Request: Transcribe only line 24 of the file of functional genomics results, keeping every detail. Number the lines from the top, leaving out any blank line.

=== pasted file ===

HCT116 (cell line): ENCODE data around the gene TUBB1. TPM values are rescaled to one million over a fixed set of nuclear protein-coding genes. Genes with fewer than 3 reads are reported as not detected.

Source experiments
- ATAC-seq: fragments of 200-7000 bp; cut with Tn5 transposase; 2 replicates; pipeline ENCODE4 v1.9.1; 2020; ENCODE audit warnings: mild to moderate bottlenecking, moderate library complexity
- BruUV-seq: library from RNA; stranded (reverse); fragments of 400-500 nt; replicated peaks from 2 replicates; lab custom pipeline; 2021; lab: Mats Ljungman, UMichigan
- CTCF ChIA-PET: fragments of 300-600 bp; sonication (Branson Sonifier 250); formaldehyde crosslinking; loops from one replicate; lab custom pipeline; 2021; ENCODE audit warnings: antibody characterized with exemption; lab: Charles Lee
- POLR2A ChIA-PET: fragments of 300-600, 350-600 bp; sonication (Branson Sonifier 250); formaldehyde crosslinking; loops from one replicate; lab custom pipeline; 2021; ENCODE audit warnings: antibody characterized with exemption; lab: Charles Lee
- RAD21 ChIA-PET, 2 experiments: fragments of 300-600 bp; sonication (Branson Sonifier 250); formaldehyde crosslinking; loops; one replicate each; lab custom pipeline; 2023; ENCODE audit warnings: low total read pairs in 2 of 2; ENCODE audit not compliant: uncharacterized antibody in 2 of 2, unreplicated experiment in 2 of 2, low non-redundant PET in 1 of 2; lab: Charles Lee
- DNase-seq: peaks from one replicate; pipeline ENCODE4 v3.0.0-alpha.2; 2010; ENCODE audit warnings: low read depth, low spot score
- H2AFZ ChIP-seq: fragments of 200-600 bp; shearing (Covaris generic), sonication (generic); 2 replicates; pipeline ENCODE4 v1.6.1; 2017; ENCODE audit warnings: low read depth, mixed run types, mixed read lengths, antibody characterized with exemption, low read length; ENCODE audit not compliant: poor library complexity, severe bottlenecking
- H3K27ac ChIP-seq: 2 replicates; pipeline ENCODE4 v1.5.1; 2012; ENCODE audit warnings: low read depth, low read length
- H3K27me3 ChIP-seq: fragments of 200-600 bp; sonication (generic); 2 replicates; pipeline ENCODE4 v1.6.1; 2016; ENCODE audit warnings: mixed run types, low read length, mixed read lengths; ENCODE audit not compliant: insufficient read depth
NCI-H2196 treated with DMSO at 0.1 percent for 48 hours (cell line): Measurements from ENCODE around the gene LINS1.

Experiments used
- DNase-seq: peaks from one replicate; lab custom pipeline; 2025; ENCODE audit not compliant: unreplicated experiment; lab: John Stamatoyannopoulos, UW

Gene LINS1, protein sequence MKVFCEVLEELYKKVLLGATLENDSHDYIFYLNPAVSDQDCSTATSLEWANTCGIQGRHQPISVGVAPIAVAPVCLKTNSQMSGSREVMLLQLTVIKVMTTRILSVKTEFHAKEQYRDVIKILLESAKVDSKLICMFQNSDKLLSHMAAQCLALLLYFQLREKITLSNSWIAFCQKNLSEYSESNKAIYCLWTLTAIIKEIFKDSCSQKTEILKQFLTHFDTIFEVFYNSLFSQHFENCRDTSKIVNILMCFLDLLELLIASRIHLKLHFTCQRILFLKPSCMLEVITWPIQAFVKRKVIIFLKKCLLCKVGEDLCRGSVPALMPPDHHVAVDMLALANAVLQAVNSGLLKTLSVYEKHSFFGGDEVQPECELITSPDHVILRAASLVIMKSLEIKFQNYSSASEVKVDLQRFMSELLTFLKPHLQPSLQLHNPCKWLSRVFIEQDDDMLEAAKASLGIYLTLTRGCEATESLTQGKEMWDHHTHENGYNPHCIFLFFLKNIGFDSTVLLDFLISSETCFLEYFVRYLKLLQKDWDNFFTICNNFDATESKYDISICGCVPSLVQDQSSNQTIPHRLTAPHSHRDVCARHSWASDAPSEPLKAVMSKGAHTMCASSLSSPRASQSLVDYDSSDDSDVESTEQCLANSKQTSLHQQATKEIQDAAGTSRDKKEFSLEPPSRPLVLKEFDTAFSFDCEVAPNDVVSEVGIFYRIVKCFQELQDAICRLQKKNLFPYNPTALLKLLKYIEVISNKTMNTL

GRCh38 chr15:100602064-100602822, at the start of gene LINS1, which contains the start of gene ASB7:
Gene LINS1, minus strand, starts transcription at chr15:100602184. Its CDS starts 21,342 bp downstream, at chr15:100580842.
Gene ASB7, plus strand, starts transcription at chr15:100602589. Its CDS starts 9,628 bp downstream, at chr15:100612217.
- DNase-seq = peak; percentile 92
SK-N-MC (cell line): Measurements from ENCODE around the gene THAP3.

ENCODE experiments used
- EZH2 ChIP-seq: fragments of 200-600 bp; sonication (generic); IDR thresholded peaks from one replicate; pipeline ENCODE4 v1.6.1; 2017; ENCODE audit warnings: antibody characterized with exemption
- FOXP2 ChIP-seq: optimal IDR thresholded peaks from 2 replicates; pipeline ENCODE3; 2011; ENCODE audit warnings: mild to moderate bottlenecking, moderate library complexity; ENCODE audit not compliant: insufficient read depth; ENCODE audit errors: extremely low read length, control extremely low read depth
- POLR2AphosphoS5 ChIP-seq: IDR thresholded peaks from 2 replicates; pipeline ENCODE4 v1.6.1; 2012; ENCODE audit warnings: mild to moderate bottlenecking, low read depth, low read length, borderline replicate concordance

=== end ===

- POLR2AphosphoS5 ChIP-seq: IDR thresholded peaks from 2 replicates; pipeline ENCODE4 v1.6.1; 2012; ENCODE audit warnings: mild to moderate bottlenecking, low read depth, low read length, borderline replicate concordance